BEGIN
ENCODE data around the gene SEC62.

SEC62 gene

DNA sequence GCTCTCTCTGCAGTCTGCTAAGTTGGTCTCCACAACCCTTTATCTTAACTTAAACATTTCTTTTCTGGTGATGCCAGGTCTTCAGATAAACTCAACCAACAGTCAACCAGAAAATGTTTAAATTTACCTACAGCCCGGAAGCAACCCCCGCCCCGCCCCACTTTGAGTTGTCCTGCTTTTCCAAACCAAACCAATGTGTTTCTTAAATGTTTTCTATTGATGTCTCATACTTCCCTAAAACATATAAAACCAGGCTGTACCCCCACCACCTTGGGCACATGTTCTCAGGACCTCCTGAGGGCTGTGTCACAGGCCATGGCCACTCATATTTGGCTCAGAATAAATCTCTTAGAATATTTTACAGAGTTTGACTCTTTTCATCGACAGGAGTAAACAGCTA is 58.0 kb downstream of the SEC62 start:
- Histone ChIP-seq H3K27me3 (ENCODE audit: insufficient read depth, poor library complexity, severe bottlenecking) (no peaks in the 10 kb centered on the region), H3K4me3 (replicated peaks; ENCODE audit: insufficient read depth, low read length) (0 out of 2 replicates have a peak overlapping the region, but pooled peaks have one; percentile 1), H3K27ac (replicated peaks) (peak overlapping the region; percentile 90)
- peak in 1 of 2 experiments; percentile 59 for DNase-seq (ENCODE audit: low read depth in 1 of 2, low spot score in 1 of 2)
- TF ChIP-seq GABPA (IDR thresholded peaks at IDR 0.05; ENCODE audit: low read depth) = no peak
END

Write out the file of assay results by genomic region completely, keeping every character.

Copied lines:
ENCODE data around the gene SEC62.

SEC62 gene

DNA sequence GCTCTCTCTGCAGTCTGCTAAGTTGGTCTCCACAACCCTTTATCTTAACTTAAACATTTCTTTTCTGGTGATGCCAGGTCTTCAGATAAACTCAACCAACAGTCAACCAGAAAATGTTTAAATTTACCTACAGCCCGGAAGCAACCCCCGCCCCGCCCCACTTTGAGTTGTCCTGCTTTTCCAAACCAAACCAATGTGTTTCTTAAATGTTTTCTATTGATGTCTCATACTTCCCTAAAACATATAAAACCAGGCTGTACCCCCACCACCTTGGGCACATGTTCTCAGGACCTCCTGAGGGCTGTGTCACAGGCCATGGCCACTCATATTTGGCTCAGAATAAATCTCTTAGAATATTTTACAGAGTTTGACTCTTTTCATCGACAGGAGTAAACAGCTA is 58.0 kb downstream of the SEC62 start:
- Histone ChIP-seq H3K27me3 (ENCODE audit: insufficient read depth, poor library complexity, severe bottlenecking) (no peaks in the 10 kb centered on the region), H3K4me3 (replicated peaks; ENCODE audit: insufficient read depth, low read length) (0 out of 2 replicates have a peak overlapping the region, but pooled peaks have one; percentile 1), H3K27ac (replicated peaks) (peak overlapping the region; percentile 90)
- peak in 1 of 2 experiments; percentile 59 for DNase-seq (ENCODE audit: low read depth in 1 of 2, low spot score in 1 of 2)
- TF ChIP-seq GABPA (IDR thresholded peaks at IDR 0.05; ENCODE audit: low read depth) = no peak